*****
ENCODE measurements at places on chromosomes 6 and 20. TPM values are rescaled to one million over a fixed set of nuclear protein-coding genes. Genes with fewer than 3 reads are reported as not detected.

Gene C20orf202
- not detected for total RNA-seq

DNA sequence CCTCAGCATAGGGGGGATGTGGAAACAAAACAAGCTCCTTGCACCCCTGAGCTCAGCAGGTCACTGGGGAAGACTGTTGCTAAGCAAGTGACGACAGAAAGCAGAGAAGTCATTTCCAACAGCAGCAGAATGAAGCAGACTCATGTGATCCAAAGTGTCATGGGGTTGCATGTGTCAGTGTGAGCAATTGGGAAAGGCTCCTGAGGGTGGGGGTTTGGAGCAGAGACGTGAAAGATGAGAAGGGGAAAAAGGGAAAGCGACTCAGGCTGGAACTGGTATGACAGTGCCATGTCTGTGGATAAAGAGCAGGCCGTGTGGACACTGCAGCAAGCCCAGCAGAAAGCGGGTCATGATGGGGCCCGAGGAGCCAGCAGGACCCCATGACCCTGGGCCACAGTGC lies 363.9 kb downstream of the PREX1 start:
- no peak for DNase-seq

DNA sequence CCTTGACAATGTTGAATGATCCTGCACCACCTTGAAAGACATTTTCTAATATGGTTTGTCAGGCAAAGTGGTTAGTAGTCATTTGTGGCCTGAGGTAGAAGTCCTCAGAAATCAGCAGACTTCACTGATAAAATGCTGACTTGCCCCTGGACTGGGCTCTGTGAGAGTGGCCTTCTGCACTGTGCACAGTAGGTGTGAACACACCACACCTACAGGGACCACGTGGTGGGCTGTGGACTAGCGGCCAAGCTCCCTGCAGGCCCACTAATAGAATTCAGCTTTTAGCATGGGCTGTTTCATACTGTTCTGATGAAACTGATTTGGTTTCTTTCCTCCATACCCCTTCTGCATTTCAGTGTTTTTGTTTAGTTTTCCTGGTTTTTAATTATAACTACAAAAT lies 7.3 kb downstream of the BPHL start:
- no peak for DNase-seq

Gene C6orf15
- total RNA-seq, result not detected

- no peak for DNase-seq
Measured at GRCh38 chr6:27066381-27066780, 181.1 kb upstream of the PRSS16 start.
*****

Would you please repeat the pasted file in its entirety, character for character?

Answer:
ENCODE measurements at places on chromosomes 6 and 20. TPM values are rescaled to one million over a fixed set of nuclear protein-coding genes. Genes with fewer than 3 reads are reported as not detected.

Gene C20orf202
- not detected for total RNA-seq

DNA sequence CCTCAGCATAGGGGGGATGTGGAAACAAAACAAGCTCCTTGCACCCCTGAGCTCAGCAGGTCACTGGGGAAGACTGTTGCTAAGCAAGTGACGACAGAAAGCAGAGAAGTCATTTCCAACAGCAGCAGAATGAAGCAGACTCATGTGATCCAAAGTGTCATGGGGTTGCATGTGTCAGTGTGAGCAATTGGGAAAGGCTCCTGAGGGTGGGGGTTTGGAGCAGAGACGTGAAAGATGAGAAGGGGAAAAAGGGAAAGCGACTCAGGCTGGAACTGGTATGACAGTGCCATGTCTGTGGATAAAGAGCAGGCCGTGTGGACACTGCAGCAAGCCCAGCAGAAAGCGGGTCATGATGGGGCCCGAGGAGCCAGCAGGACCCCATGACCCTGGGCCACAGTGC lies 363.9 kb downstream of the PREX1 start:
- no peak for DNase-seq

DNA sequence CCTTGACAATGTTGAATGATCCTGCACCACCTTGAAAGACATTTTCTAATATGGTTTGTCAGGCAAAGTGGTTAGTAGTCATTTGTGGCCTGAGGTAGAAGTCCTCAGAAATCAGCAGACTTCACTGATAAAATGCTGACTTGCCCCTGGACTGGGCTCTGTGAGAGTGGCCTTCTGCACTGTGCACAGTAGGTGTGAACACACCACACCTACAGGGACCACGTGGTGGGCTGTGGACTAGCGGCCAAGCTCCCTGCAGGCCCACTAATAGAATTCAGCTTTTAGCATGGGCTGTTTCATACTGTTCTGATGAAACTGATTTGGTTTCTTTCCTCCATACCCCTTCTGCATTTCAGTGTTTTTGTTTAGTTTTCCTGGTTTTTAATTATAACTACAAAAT lies 7.3 kb downstream of the BPHL start:
- no peak for DNase-seq

Gene C6orf15
- total RNA-seq, result not detected

- no peak for DNase-seq
Measured at GRCh38 chr6:27066381-27066780, 181.1 kb upstream of the PRSS16 start.